Business, Finance & Economics

Liberian election: Votes counted (PHOTOS)


Liberians line up to vote for the next president in the capital city Monrovia on Oct. 11, 2011. Incumbent President Ellen Johnson Sirleaf, 2011 winner of the Nobel Peace Prize, is up against 15 other candidates.


Joanna Devane

MONROVIA, Liberia — Liberia will have a runoff between incumbent Ellen Johnson Sirleaf and her strongest challenger, Winston Tubman. 

Liberia’s National Election Commission placed Nobel Peace laureate Johnson Sirleaf in first place with 44.5 percent of the votes. Her challenger and leader of the Congress for Democratic Change party, Winston Tubman, took the next biggest slice of the votes, with around 25 percent.

To avoid a runoff, however, Sirleaf needs to reach 51 percent. If a runoff is needed it will be held November 8.

More: What's at stake in Liberian election

The voting in the presidential election went off peacefully. Long lines of Liberians waited outside polling stations, often in pouring rain, to vote and the patience shown on election day has kept hold as people calmly await news of their next government leader.

An observer from the African Union said, “there is no reason to worry” about candidates not accepting the result, according to the BBC.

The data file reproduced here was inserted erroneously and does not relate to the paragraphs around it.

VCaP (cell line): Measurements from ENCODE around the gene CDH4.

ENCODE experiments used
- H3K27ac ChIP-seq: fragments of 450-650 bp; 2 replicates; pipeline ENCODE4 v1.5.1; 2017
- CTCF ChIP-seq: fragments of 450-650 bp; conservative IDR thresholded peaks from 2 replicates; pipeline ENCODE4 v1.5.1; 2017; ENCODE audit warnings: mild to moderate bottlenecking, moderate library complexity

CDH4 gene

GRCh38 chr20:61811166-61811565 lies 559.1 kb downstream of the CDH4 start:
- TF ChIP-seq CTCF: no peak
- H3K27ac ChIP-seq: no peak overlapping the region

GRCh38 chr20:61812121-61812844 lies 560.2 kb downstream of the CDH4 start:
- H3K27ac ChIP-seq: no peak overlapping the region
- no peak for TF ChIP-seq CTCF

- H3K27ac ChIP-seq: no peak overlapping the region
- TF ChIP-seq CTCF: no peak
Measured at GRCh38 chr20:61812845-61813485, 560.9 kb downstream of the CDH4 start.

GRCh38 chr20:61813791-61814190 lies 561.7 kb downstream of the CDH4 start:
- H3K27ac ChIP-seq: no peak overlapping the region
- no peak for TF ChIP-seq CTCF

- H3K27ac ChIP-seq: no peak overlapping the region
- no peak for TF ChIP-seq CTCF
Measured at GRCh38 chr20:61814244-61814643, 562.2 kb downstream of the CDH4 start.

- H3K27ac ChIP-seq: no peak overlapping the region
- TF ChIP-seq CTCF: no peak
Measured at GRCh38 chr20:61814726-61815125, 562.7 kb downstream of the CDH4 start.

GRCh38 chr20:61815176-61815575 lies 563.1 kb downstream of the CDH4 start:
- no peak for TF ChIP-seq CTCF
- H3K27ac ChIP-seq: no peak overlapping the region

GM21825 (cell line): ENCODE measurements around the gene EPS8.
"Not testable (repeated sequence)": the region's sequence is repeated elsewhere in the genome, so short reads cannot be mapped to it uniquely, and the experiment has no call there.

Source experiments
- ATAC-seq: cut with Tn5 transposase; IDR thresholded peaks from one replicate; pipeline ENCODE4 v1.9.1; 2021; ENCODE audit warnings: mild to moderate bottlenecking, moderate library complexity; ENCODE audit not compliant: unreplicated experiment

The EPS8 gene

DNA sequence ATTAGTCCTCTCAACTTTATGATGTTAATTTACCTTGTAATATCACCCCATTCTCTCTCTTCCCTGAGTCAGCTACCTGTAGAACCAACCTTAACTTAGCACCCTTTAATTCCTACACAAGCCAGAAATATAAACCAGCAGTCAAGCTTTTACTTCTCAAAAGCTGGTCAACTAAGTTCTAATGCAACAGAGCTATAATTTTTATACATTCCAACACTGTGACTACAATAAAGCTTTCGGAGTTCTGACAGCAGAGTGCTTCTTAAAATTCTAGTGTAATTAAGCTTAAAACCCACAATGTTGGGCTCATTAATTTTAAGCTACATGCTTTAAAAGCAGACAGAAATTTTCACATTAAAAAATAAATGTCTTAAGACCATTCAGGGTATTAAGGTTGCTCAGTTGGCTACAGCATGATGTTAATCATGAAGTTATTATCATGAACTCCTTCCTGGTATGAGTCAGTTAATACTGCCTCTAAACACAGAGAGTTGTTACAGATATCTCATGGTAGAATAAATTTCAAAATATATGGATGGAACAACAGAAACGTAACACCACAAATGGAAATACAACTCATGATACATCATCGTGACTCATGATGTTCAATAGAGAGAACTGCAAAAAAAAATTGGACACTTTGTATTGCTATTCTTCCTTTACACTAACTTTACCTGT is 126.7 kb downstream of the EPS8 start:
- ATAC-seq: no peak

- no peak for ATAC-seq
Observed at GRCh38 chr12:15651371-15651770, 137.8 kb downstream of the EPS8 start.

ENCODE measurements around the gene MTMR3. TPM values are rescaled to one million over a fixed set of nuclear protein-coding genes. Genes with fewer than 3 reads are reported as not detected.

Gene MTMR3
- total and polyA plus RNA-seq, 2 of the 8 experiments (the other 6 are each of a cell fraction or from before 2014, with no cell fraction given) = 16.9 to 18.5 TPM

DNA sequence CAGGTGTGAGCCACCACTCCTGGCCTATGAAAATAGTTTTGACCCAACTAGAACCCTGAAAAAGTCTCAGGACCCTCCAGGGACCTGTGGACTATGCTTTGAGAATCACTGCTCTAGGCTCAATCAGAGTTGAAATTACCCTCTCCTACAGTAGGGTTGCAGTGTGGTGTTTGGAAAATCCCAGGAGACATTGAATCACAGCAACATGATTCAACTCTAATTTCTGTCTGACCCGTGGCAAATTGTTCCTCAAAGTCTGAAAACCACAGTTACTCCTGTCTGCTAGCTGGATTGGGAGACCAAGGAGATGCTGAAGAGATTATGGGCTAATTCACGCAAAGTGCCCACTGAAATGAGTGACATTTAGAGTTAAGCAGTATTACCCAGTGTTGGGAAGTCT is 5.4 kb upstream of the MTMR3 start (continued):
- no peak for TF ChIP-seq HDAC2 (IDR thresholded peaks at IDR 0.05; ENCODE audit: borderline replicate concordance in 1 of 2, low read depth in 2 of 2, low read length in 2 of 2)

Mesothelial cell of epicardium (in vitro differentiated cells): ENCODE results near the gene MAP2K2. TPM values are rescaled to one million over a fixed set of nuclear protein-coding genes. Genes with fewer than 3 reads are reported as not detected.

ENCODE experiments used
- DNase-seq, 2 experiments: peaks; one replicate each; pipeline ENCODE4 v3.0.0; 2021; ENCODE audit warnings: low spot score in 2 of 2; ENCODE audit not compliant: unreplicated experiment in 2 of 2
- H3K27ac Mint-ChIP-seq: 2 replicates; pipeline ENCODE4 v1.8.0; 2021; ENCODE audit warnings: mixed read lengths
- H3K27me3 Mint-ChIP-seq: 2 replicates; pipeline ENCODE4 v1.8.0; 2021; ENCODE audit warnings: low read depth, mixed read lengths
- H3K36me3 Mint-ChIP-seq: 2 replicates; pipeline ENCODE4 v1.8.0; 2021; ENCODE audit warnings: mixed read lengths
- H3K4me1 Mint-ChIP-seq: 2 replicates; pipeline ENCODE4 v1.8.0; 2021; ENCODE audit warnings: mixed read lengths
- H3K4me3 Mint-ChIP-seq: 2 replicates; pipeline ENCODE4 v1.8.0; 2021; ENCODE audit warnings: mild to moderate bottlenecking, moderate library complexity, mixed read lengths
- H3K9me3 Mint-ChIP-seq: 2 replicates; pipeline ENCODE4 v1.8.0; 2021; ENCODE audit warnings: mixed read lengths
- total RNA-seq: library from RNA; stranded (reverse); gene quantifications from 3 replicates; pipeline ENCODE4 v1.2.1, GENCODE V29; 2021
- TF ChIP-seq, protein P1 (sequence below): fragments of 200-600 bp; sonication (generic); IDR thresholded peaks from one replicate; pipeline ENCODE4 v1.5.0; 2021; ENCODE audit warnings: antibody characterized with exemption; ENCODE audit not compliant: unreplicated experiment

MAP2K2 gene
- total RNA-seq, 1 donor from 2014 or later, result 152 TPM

Elections elsewhere in Africa have been discredited in the past because of accusations of violence and vote fixing. Most recently the International Criminal Court at The Hague announced it will investigate post-election violence in the Ivory Coast.

More: Will Liberia elect Johnson Sirleaf?

The lead up to the Liberian election, only the second in the country since the end of the brutal civil war in 2005, was closely fought among the 16 candidates vying for the top spot.

The announcement of Johnson Sirleaf as one of the Nobel Peace Prize winners angered many of her opponents, according to GlobalPost.

Tubman, 70, criticized the award as a “provocative intervention” because of the announcement’s timing just days before the vote. Tubman also criticized Johnson Sirfleaf, 72, as a “warmonger” for her role in backing former President Charles Taylor during the beginning of the rebellion in 1989.

Johnson Sirleaf has acknowledged and apologized for giving political and financial aid to Taylor. The former warlord is currently on trial at The Hague for alleged war crimes.

Material for this blog includes information provided by Emily Schmall and the team of Liberian journalists working with New Narratives.